The train is not necessarily always traveling at high speeds, and makes frequent stops along the way, some planned and others not, some that can last for hours, and not necessarily at a station. Whenever the train does stop at a station it is unclear just how long it will stand still before continuing on. A game develops. Do I have time to go for a walk on the platform? Perhaps even buy some fresh fruit? Maybe I have time to order some hot food from that stand just around the corner? Where is my car anyway? Should I just jump on here or keep running along the train to find my car? Better get on before the train completely leaves the platform! The train car doors are open most of the time, allowing such last second rescues. Access to open doors during travel also provide great views of the moving and passing country landscapes, or the dirty suburbs as the large cities approach.
Traveling on long distance trains in India is an experience not to be missed.
From where my family was living at the time in Dhaka, Ooty can be considered fairly remote. Being away from home for the first time also added to the sense of distance. Since the Internet was not yet widely available, our main way of keeping in touch was the weekly letter that had to be written and mailed out. I would get letters too. Other than these written words there was no regular contact.
Trying to adapt to a new school system and using English full-time also added challenges. Donning the obligatory blue and grey uniform, while comfortable enough, created a sense of detachment from home. Being late for breakfast earned you a lap around the kitchen building. Break the rules, and get ready for kitchen duty. Each day was fairly regulated with common mealtimes in the main cafeteria, a day filled with classes and then a prep-session after dinner with more school work.
My boarding parents were kind but with a no-nonsense streak of order and regulation (probably needed). Each week the entire dorm would have a common meeting to be informed of anything of importance, or to discuss any new developments of general concern. We would sit around in the common area, some in the available sofas, others on the ground where space could be found.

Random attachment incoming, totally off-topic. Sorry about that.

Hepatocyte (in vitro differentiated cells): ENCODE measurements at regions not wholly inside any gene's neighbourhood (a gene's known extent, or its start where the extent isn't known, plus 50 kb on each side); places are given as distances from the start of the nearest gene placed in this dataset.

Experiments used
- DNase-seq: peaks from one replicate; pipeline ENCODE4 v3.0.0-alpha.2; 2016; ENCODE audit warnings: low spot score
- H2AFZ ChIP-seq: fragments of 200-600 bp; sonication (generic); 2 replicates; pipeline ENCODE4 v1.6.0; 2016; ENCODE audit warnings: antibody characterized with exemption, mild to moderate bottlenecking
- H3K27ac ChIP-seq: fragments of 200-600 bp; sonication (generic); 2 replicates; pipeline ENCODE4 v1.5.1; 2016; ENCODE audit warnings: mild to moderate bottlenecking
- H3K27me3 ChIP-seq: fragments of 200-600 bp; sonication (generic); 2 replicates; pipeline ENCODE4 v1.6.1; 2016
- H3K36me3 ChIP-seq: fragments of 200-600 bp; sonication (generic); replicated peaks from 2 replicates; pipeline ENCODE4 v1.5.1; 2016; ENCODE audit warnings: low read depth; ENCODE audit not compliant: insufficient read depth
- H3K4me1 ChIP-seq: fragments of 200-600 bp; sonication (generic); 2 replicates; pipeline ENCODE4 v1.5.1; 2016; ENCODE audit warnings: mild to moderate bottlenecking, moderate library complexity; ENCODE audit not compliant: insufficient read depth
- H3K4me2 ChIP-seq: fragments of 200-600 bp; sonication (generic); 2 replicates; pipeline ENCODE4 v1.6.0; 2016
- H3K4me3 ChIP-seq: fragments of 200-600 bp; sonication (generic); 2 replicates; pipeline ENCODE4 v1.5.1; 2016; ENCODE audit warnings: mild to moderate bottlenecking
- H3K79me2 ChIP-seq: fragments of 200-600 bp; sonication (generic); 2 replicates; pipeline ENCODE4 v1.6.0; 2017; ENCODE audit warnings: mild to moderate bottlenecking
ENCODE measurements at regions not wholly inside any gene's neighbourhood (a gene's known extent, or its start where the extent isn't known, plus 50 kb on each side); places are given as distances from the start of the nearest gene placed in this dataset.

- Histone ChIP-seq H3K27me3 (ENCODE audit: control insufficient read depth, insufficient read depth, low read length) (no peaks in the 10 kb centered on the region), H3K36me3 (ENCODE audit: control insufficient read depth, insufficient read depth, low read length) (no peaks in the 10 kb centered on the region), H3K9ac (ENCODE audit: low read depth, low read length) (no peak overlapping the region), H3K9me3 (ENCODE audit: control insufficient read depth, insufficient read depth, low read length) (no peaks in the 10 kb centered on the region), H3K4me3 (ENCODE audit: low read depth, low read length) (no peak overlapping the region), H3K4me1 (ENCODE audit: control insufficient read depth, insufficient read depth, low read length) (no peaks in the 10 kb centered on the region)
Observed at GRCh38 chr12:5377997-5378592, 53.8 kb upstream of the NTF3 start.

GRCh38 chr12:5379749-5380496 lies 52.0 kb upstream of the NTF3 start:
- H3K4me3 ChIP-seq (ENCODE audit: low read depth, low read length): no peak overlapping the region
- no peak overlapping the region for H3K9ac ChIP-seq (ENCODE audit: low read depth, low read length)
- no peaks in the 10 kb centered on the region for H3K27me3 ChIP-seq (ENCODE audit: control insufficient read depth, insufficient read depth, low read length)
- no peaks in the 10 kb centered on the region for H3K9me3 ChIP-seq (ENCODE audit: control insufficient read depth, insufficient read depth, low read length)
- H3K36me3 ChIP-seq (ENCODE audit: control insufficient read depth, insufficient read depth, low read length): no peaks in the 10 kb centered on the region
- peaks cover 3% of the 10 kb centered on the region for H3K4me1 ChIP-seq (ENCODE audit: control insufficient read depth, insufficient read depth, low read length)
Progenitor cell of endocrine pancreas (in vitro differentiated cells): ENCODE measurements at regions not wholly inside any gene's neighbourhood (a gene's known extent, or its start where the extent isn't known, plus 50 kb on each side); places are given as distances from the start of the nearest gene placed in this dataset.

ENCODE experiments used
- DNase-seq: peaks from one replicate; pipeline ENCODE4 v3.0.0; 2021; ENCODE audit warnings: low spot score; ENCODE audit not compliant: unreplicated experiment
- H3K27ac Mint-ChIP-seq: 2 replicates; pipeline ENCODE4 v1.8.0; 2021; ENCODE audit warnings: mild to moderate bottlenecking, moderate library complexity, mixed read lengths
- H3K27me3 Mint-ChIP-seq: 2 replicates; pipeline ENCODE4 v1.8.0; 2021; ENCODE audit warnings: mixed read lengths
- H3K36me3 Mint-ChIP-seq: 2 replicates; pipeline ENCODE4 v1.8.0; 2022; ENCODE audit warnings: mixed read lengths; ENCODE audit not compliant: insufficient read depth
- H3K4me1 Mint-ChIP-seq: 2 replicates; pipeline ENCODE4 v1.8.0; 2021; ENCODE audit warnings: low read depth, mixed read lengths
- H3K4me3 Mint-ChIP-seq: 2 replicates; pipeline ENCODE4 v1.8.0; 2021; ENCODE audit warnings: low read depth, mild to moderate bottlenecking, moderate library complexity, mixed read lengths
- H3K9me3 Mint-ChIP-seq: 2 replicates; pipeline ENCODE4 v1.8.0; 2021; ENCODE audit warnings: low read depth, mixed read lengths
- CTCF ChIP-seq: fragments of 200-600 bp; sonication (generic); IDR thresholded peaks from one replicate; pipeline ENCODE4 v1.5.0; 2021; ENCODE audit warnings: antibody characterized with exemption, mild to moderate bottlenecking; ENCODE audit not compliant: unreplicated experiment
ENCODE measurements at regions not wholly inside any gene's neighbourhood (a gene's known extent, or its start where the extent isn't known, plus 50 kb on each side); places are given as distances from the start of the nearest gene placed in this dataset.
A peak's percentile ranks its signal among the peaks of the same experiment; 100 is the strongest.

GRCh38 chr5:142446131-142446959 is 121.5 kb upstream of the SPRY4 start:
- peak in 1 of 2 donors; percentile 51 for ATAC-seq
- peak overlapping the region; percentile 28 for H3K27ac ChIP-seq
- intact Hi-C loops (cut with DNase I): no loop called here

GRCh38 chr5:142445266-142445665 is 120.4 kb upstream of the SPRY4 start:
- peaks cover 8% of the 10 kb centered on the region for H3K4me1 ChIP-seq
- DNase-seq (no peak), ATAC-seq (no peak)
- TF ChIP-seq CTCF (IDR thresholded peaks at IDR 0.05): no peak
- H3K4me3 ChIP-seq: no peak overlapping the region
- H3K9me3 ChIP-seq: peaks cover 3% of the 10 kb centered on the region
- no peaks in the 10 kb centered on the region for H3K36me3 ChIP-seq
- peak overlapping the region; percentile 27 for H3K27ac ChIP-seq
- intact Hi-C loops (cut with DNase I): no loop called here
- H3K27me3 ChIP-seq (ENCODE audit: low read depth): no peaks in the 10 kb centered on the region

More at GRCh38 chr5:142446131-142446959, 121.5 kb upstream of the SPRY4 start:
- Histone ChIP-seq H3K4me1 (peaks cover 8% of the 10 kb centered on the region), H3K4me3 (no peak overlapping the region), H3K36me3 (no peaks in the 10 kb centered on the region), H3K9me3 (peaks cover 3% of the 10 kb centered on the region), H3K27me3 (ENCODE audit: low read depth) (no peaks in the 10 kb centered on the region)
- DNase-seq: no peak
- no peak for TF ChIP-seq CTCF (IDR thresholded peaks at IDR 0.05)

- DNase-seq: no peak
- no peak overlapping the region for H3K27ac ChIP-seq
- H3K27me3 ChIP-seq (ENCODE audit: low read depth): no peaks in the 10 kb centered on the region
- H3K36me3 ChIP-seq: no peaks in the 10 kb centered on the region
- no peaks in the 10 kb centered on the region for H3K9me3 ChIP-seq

In one of these meetings I was sitting on the floor and didn’t pay too much attention to what was being said. I grabbed a random magazine that was laying around and started flipping through the pages. It was an Indian sports magazine (The SportStar, published by The Hindu, 27 April 1996). Growing up playing tennis I naturally stopped at an article with a photo of tennis players. I recognized the players in the picture. But I recognized something else even better!
Yes, there was a picture of tennis players, but they stopped interesting me. Instead I looked beyond the players and well into the stands in the blurry background. There, on a single row, sat most of my family!
I always thought it was an interesting incident. My family was miles and miles away, at best we only communicated via written letter once in a while. As I’m sitting in southern India in a remote hill station at a boarding school, I see my family through a view in a magazine.6
Bangladesh gained independence from Pakistan in 1971. ↩
The Nilgiri means the blue mountains ↩
Ooty is the short and sweet name of the town. The proper name is the mouth-full Udhagamandalam, or sometimes Ootacamund. ↩
There is naturally also a first class option for those so inclined. ↩
It turns out the Swedish Davis Cup team was playing India in Calcutta. My family (some of them at least, along with friends) decided to take a quick trip over to India to see the games. And that’s how they turned up in my magazine in Ooty. ↩